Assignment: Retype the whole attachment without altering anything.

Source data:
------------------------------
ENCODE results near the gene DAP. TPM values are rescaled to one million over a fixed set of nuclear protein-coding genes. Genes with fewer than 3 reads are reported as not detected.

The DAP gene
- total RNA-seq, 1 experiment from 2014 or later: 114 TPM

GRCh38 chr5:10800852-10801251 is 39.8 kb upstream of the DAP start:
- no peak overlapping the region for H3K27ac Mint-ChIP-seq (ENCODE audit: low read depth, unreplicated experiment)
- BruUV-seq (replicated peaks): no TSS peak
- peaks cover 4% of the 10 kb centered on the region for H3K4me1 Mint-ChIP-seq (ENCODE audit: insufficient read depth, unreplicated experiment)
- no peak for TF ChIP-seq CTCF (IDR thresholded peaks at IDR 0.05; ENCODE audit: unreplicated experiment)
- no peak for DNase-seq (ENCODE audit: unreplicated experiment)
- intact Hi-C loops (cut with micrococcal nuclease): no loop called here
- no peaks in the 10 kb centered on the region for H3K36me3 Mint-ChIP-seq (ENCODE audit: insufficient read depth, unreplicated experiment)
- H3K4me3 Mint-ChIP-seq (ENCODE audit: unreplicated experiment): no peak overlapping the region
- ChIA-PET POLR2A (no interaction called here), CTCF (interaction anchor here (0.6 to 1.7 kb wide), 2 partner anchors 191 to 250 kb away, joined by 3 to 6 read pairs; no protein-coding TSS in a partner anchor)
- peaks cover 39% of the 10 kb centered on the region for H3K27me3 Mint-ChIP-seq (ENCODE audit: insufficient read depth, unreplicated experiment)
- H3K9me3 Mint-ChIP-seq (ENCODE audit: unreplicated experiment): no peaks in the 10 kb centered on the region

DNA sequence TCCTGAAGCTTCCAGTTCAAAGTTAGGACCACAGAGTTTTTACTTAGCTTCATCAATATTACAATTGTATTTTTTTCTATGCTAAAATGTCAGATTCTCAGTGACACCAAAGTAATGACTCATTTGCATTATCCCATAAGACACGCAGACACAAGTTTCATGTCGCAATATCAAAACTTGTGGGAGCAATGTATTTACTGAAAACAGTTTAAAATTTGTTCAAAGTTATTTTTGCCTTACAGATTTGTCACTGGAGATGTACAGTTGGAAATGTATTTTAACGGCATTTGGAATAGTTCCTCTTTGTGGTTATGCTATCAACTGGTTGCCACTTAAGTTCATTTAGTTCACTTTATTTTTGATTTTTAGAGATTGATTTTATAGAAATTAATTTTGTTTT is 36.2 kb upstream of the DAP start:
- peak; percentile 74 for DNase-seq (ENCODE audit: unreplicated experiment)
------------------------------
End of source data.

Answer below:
ENCODE results near the gene DAP. TPM values are rescaled to one million over a fixed set of nuclear protein-coding genes. Genes with fewer than 3 reads are reported as not detected.

The DAP gene
- total RNA-seq, 1 experiment from 2014 or later: 114 TPM

GRCh38 chr5:10800852-10801251 is 39.8 kb upstream of the DAP start:
- no peak overlapping the region for H3K27ac Mint-ChIP-seq (ENCODE audit: low read depth, unreplicated experiment)
- BruUV-seq (replicated peaks): no TSS peak
- peaks cover 4% of the 10 kb centered on the region for H3K4me1 Mint-ChIP-seq (ENCODE audit: insufficient read depth, unreplicated experiment)
- no peak for TF ChIP-seq CTCF (IDR thresholded peaks at IDR 0.05; ENCODE audit: unreplicated experiment)
- no peak for DNase-seq (ENCODE audit: unreplicated experiment)
- intact Hi-C loops (cut with micrococcal nuclease): no loop called here
- no peaks in the 10 kb centered on the region for H3K36me3 Mint-ChIP-seq (ENCODE audit: insufficient read depth, unreplicated experiment)
- H3K4me3 Mint-ChIP-seq (ENCODE audit: unreplicated experiment): no peak overlapping the region
- ChIA-PET POLR2A (no interaction called here), CTCF (interaction anchor here (0.6 to 1.7 kb wide), 2 partner anchors 191 to 250 kb away, joined by 3 to 6 read pairs; no protein-coding TSS in a partner anchor)
- peaks cover 39% of the 10 kb centered on the region for H3K27me3 Mint-ChIP-seq (ENCODE audit: insufficient read depth, unreplicated experiment)
- H3K9me3 Mint-ChIP-seq (ENCODE audit: unreplicated experiment): no peaks in the 10 kb centered on the region

DNA sequence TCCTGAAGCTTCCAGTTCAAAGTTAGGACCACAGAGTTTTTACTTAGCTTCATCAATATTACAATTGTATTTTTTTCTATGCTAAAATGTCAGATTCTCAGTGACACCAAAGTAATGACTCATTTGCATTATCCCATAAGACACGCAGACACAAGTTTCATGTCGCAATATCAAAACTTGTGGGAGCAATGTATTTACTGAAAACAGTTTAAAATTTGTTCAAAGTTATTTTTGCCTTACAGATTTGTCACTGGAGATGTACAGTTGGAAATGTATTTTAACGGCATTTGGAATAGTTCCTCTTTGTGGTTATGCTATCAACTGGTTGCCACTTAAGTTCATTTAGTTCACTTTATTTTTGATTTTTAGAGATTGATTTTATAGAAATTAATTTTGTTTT is 36.2 kb upstream of the DAP start:
- peak; percentile 74 for DNase-seq (ENCODE audit: unreplicated experiment)